Bordeaux faces the challenges of customer relations
A hub for digital players, Bordeaux has become the host city for young startups plagued by technology and innovation. This trend has led to a flourish of activities supported by incubators, clusters and other regional economic actors. In addition, the ADI or the Development and Innovation Agency plans to facilitate the implementation of 35 startups per year. Under the influence of this economic dynamic, the Bordeaux city has undergone a digital transformation. The deployment of fibre optics, the use of artificial intelligence, and the opening up internationally are all levers for the development of the local economy. The digitalization of the city must go hand in hand with the redesign of the way companies communicate to meet the new challenges of the customer relationship. Local entrepreneurs would be inclined to accept this change in order to rake more widely and strengthen their clientele. Only the most ingenious will be able to gain visibility and manage to maintain a good profitability of their activities in the long term.
Rethinking your marketing and business strategy
A Smart City such as Bordeaux is the city that is witnessing changes in consumption patterns. The customer no longer buys under the guise of an advertisement. We see profiles of mobile and interactive users who prefer mobile to TV. These seasoned consumers are multiplying their information channels to discover the product from every angle, but also to
compare and know the opinions of their peers. With the Internet helping, buying online has become a daily habit.
In the wine industry, many entrepreneurs have realized that a bottle sells better by adding a complementary value to the brand, price and packaging of the product.
This is how the French Winetech has earned its place in the capital of Girona by grabbing a small market share of winemakers and supermarkets. In any case, the traditional market still weighs heavily, with nearly 80% of local sales. However, the online business is progressing quite rapidly.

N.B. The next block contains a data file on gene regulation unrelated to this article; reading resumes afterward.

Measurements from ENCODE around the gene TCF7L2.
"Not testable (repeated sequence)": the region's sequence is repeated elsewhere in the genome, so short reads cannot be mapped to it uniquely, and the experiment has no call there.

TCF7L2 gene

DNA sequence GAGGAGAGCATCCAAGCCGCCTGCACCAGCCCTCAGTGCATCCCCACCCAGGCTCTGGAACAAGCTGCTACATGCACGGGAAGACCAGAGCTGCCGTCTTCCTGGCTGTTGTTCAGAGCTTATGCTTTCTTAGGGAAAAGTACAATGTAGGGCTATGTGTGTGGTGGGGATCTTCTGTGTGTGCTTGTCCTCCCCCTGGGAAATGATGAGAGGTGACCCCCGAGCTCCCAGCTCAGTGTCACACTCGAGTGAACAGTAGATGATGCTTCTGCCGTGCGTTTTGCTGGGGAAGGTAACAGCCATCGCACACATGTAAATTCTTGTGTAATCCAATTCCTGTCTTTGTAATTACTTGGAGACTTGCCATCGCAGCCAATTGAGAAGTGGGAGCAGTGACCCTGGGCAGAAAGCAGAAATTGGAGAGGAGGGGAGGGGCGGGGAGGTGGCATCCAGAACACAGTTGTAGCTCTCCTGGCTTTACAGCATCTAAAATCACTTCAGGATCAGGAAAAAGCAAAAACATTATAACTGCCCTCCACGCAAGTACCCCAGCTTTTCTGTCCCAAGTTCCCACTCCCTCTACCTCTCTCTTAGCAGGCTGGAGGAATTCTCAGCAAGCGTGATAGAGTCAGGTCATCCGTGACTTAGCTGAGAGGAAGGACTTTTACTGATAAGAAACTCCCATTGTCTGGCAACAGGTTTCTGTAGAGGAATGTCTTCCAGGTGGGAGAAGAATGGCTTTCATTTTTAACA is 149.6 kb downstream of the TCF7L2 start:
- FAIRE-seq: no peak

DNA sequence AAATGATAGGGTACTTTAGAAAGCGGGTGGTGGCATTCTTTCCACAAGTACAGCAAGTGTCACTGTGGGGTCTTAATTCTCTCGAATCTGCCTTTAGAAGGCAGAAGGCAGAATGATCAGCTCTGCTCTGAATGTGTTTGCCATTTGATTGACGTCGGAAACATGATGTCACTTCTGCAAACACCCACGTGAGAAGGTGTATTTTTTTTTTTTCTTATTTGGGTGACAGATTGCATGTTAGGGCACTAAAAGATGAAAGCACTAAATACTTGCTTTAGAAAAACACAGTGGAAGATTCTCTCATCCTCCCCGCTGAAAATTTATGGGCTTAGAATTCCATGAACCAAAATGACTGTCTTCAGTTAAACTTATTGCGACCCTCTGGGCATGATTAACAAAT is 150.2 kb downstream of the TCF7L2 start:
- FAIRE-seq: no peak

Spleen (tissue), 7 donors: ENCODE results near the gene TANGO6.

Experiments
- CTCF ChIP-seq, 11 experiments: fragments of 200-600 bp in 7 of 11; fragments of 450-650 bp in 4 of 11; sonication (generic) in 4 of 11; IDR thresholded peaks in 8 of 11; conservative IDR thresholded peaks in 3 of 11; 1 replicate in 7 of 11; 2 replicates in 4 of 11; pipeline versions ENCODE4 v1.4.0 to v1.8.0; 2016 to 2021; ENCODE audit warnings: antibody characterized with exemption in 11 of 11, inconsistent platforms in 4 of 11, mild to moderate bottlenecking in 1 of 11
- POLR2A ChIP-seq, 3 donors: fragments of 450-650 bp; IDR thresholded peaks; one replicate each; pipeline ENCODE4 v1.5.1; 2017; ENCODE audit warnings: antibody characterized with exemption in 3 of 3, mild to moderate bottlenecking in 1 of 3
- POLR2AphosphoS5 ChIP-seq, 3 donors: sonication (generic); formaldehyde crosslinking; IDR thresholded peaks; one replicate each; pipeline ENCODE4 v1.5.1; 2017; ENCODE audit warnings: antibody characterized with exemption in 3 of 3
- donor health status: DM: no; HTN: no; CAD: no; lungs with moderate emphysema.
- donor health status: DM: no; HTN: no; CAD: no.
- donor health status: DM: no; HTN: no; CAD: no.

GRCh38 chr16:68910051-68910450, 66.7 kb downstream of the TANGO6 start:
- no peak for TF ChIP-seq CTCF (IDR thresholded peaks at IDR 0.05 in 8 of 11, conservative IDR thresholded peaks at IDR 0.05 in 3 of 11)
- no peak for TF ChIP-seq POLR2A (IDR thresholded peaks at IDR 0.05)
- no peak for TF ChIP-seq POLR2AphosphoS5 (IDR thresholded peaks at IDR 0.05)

The expansion of Winetech is bringing out new marketing concepts in the way bottles are distributed. In this environment, wine boxes invade the web. In this case, the “Little Balloon” and “My VitiBox” monopolize the market, but at the same time, “WineAdvisor,” “Wod” and “Les Grappes” are also making a name for themselves among “community wine marketplaces.” They are directly competed by home sales specialists and the formidable online sales chains of Good, Wineandco or Vinatis. The latest creation, the new Nespresso wine “D-Vine” also plays on the consumer experience. Its manufacturer 10-wines is a great success with winemakers who boast of offering their visitors a glass of wine that is well textured and at the right temperature at each tasting session.
Dealing with new customer relationship issues
These examples are limited to the wine sector, but the customer relationship is “moulting” in all sectors. In marketing, the 4P strategy persists, but the scope of action must be broadened to have a strong impact on the end consumer. Today, in Bordeaux as elsewhere, companies should think “global” and not limit themselves to local marketing. Breaking down language barriers, investing more in setting up a CRM tool to improve customer relationship management should be marketing thinking points. Knowing your targets and being able to bring “tailor-made” to your support before, during after the sale, also helps to address new customer relationship issues.
In order to enrich its commercial offer and create a strong differentiation vis-à-vis competitors, the company must now take into account its environment and its CSR social responsibility. Participation in eco-development projects should be part of the brand strategy. As a true defender of nature, the consumer has become sensitive to the protection of the environment. Hence the craze for “organic”, the strong interest in waste management, the digitization of services to move towards “zero paper.” The optimization of the shopping experience should extend to optimizing mobile payment, eradicating cashier tickets and cards or improving the SAV service.
On the other hand, recognizing that Generation Y has taken over the power of information is also essential in the company’s communication. To optimize the customer journey, it is crucial
to adopt an omnichannel strategy, to take over all the media, both traditional and current. Any lambda company should be visible on the web, remain present on different platforms, be it social networks, websites or blogs. Thanks to clouding, dematerializing orders, and deploying e-commerce, it is possible to double its turnover by devoting its efforts in the online business. Moreover, Bordeaux Digital City’s action programme is in favour of the development of the digital sector.
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